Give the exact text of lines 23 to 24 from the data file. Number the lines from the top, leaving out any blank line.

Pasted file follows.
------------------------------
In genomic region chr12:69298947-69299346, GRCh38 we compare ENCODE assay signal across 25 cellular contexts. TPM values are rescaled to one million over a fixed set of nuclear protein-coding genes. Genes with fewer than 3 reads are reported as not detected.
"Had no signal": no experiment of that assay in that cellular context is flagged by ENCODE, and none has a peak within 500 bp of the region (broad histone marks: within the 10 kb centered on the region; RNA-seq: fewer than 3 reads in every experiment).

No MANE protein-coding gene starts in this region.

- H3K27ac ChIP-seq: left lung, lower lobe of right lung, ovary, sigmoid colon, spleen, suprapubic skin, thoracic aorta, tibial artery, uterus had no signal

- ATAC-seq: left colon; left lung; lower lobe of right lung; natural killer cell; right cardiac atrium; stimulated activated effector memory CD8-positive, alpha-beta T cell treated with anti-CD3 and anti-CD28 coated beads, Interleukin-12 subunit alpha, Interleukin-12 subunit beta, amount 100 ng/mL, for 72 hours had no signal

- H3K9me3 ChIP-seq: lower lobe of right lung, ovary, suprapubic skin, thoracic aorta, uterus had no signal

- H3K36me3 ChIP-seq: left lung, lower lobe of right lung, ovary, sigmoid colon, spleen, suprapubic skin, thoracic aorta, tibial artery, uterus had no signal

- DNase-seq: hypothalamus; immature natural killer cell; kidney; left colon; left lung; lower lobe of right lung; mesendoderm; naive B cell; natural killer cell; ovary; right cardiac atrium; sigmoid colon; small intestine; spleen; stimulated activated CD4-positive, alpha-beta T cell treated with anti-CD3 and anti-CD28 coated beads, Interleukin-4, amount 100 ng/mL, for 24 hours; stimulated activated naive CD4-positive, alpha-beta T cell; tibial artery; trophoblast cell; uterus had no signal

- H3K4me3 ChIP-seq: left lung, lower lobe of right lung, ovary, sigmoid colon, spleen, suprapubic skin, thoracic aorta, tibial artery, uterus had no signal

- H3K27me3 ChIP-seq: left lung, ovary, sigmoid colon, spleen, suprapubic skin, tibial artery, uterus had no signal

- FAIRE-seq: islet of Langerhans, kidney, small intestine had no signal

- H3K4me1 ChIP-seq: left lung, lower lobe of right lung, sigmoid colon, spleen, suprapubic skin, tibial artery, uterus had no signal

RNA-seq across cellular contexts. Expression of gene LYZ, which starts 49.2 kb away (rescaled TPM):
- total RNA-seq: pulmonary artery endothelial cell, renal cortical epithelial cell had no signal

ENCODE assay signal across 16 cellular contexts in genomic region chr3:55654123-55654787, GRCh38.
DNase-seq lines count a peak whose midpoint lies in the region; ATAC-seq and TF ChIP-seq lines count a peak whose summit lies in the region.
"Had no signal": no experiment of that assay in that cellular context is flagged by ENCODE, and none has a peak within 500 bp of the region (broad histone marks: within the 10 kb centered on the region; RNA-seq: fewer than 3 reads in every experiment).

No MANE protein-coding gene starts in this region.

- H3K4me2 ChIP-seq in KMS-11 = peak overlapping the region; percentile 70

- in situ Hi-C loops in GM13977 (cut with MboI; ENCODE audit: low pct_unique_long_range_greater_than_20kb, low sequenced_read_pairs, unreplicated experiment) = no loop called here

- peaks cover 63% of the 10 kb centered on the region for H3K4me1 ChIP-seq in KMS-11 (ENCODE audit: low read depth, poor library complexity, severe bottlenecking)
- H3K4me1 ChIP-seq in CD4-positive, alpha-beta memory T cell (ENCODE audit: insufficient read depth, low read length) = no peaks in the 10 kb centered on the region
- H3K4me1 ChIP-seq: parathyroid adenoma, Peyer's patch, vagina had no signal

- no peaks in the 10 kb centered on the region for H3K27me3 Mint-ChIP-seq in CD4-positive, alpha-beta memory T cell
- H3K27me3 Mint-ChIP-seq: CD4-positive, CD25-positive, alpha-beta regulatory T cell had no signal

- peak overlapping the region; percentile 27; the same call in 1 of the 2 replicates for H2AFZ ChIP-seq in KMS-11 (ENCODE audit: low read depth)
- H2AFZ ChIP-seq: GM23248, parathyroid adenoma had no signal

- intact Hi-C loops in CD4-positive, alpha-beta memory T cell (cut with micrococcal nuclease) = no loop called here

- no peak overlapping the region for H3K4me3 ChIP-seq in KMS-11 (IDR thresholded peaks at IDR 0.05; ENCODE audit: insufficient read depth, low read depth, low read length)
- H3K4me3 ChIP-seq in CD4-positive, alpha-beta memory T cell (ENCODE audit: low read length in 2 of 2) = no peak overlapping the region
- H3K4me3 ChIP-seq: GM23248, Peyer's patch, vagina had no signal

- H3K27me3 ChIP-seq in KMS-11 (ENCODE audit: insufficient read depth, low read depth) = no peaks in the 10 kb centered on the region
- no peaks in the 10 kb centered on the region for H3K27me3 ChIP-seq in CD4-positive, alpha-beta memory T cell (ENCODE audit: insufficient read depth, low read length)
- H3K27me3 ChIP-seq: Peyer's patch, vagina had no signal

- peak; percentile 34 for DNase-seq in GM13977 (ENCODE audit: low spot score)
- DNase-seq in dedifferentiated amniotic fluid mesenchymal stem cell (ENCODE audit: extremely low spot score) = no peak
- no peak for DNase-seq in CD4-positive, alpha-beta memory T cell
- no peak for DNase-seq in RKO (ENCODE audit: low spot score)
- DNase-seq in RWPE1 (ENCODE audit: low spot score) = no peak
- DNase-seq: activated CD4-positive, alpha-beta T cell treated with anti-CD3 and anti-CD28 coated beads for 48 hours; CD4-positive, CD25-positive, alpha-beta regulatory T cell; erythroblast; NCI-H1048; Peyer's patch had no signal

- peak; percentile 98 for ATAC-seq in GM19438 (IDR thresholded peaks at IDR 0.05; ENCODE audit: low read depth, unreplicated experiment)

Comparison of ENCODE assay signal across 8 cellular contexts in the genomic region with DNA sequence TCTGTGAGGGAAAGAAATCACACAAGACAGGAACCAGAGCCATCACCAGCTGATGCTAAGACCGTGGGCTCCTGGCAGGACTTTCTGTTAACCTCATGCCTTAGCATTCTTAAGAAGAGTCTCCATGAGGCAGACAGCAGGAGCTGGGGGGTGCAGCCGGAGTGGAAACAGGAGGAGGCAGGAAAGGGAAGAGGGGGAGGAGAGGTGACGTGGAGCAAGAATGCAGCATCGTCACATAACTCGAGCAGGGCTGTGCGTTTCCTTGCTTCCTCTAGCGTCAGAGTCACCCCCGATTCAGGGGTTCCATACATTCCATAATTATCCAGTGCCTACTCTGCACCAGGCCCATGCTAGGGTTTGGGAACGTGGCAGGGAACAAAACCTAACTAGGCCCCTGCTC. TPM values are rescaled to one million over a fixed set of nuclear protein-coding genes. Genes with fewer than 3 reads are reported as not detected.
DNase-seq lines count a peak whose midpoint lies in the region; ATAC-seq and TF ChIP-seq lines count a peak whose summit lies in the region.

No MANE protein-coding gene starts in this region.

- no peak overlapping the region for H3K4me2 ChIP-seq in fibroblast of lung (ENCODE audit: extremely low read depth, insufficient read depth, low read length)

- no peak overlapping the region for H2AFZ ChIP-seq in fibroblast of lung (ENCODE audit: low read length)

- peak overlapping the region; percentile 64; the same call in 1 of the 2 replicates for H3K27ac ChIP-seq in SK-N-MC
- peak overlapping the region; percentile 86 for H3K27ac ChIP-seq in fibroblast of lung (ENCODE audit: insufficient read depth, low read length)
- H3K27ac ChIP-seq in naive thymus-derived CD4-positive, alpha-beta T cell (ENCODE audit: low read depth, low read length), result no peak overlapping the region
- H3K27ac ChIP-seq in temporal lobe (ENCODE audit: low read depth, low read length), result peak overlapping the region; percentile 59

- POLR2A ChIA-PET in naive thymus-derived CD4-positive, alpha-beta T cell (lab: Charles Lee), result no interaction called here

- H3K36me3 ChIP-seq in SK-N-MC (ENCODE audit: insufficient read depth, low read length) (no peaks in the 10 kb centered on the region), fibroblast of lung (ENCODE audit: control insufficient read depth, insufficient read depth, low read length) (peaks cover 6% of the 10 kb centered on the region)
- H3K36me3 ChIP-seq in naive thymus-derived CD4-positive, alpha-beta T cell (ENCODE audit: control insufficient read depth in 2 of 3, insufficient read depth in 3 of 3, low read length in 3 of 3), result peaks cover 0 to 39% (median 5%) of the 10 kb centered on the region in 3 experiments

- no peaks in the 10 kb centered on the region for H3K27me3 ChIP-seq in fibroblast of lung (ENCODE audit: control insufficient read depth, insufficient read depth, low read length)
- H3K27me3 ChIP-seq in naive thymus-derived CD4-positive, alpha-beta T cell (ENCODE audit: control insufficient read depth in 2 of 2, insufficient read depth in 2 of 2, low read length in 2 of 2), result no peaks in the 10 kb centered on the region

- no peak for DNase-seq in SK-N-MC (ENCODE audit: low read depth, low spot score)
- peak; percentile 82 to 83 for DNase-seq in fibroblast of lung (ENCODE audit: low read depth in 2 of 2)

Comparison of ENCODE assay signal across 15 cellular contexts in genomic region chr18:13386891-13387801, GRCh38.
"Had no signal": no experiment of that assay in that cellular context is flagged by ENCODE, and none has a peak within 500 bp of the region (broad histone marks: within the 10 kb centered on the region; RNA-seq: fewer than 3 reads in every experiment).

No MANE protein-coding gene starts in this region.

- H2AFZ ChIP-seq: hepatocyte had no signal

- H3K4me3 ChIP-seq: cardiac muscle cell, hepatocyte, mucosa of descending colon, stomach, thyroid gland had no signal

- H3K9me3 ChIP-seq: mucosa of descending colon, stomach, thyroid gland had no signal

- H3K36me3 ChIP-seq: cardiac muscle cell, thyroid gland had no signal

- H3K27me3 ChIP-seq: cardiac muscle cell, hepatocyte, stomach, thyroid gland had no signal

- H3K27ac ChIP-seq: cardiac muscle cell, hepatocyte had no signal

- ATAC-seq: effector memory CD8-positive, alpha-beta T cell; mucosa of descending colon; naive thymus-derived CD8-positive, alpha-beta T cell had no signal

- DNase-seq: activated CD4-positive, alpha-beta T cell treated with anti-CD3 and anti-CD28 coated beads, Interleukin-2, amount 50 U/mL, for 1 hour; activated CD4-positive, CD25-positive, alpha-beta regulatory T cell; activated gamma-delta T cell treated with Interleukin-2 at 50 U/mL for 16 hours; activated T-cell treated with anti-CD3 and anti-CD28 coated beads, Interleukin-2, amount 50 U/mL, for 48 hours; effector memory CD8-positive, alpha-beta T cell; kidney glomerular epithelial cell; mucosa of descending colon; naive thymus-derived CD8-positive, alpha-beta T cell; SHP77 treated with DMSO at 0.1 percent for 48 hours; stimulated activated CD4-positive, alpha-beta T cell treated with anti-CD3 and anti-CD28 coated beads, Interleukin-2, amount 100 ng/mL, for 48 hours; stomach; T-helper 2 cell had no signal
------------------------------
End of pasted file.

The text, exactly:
- H3K4me1 ChIP-seq: parathyroid adenoma, Peyer's patch, vagina had no signal

- no peaks in the 10 kb centered on the region for H3K27me3 Mint-ChIP-seq in CD4-positive, alpha-beta memory T cell